Ocymyrmex weitzeckeri

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Ocymyrmex weitzeckeri
Scientific classification
Kingdom: Animalia
Phylum: Arthropoda
Class: Insecta
Order: Hymenoptera
Family: Formicidae
Subfamily: Myrmicinae
Tribe: Crematogastrini
Genus: Ocymyrmex
Species: O. weitzeckeri
Binomial name
Ocymyrmex weitzeckeri
Emery, 1892

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Ocymyrmex weitzeckeri casent0217901 d 1 high.jpg

Specimen Labels


Nothing is known about the biology of Ocymyrmex weitzeckeri.


A member of the weitzeckeri group. Bolton and Marsh (1989) - This apparently rare species appears to be closely related to the much more common and widespread Ocymyrmex fortior. In available material workers of the two may be distinguished as follows. In general weitzeckeri workers are very dark in colour and relatively dull, being very dull reddish black to blackish with a dull red tint. Cephalic sculpture is distinctly disorganized rather than regular. Usually on the dorsum of the head there is a broad area of wavy or markedly irregular rugulae on each side of, and converging medially on, a longitudinal strip of more obviously parallel rugulae at the centre of the dorsum. The petiole node is short and wide in dorsal view, distinctly much broader than long and the node very obviously much broader than the posterior petiolar peduncle. In contrast fortior workers are much lighter in colour and more glossy, being orange-red to shiny dark red. On the head the sculpture everywhere consists of regular fine dense and strikingly parallel longitudinal costulae which run in a fore-and-aft direction across the entire width of the dorsum. (There are some rare exceptions, noted under fortior.) The petiole node is narrower and more gracile in dorsal view, usually scarcely broader than the posterior petiolar peduncle.

Keys including this Species


Distribution based on Regional Taxon Lists

Afrotropical Region: Kenya, Lesotho (type locality), South Africa.

Distribution based on AntMaps


Distribution based on AntWeb specimens

Check data from AntWeb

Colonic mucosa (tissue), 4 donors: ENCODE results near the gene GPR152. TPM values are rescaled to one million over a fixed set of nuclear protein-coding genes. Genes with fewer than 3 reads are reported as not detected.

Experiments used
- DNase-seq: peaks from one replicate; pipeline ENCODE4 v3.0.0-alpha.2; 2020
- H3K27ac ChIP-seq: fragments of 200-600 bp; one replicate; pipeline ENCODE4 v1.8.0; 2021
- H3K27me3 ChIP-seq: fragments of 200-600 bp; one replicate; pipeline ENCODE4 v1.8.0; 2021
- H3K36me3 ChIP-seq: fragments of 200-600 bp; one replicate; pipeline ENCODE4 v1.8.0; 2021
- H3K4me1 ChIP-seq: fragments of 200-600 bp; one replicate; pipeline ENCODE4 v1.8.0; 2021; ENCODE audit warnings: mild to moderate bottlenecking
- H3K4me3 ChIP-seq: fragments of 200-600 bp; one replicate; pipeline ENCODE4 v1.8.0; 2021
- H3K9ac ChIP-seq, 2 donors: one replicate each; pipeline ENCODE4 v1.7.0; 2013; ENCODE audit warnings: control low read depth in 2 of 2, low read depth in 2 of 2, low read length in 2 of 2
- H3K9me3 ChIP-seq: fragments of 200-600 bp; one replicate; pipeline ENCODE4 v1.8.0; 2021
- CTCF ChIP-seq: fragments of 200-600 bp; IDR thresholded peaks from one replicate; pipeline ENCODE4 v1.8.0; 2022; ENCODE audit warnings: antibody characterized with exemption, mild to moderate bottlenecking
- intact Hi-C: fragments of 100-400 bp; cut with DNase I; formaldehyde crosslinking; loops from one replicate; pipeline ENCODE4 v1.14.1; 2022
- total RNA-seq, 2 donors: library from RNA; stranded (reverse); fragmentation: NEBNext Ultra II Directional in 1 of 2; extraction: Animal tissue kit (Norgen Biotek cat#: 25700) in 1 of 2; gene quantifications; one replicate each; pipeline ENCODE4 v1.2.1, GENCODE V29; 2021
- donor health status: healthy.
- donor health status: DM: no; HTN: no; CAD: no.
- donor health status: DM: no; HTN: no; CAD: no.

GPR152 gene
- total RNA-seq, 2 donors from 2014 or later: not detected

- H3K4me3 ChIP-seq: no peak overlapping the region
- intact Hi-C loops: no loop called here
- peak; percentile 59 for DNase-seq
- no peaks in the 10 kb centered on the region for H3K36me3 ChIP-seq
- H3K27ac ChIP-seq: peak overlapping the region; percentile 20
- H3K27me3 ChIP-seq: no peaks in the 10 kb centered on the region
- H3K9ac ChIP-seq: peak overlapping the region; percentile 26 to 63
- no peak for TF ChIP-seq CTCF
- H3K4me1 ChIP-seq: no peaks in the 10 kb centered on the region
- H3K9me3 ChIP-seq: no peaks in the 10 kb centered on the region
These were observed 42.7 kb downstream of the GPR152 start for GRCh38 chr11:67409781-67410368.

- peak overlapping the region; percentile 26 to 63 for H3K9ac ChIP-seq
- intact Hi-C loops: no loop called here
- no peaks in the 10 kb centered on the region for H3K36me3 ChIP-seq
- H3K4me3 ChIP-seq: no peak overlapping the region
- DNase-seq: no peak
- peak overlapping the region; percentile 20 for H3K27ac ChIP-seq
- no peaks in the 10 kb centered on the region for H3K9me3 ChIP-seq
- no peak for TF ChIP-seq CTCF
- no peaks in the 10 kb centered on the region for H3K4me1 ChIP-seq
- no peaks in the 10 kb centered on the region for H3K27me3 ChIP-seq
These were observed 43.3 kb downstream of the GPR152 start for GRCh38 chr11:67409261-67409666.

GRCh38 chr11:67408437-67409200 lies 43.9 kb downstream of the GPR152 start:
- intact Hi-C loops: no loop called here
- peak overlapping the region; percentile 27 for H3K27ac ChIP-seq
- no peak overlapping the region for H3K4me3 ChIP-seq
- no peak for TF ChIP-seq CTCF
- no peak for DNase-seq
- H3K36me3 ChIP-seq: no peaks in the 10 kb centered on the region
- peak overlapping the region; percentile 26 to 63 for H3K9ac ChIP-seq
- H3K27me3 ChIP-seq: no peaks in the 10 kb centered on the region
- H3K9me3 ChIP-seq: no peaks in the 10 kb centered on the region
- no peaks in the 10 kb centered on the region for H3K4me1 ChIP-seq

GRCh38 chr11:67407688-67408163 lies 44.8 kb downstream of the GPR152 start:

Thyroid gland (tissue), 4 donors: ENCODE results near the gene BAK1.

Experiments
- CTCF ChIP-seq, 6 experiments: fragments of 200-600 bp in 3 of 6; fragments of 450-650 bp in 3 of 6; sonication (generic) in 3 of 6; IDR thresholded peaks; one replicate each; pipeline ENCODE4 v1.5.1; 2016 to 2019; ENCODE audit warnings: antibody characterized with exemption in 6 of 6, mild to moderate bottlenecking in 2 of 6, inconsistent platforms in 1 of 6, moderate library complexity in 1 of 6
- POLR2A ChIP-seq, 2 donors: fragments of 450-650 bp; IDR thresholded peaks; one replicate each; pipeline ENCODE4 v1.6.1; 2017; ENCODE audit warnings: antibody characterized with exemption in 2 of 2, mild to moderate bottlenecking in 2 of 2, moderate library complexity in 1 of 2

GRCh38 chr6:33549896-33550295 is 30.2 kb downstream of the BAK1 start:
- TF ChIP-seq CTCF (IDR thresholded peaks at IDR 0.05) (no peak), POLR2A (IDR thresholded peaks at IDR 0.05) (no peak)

Little is known about the biology of this species but a few species of Ocymyrmex have been studied in some detail. From this we can form some ideas about the biology of the genus as a whole. The following is summarized from Bolton and Marsh (1989). More details can also be found on the Ocymyrmex genus page.

Arnold (1916) observed that Ocymyrmex species with which he was acquainted nested in the ground in hot arid areas. The nests themselves went very deep into the ground, usually in loose sandy soil, and had a crater-like entrance. The ants used their well-developed psammophores to carry soil particles excavated from the nests. Recently both Marsh and Robertson (pers. comm.) have observed that workers of Ocymyrmex fortior close the nest entrance with small stones during periods of nest inactivity. Also, in Zimbabwe, fortior workers have been seen adding small stones to the crater-like nest entrance that were picked up from the ground some distance away from the nest. Species are now known which nest in very rocky soil and the nests may extend through the bedrock itself, necessitating the use of a large crowbar to expose the nest-chambers (H. Robertson, pers. comm.). Careful excavations of nests in well-structured sandy soil by one of us (Marsh) have revealed a simple nest structure. For example, nests of foreli typically have one entrance that opens into a vertical tunnel which terminates in a broad chamber at a depth of about 30 cm. Other brood and food chambers branch off from the tunnel at various intermediate levels. In most nest excavations the ergatoid queen was discovered near the bottom of the nest. In very unstructured loose sand, such as in the dry river beds of the Namib Desert, the tunnels and chambers of Ocymyrmex nests followed the root systems of shrubs and trees, and the major tunnel was therefore not necessarily vertical. Colonies of Ocymyrmex range in size from 200 to 1000 individuals (Marsh, 1987).

Other general aspects of their biology include workers that move rapidly, erratically, and are often active during the hottest part of the day. Specifics of their diet seem to vary by species but can include seeds and insects. For most species where queens are known they are worker-like ergatiod forms that are nonetheless clearly a morphologically distinct caste, as opposed to many intercaste ergatiods known from other genera that are intermediate between workers and more robust queens. Males of Ocymyrmex are often collected at lights but males associated with conspecific workers and females have rarely been collected.




The following information is derived from Barry Bolton's Online Catalogue of the Ants of the World.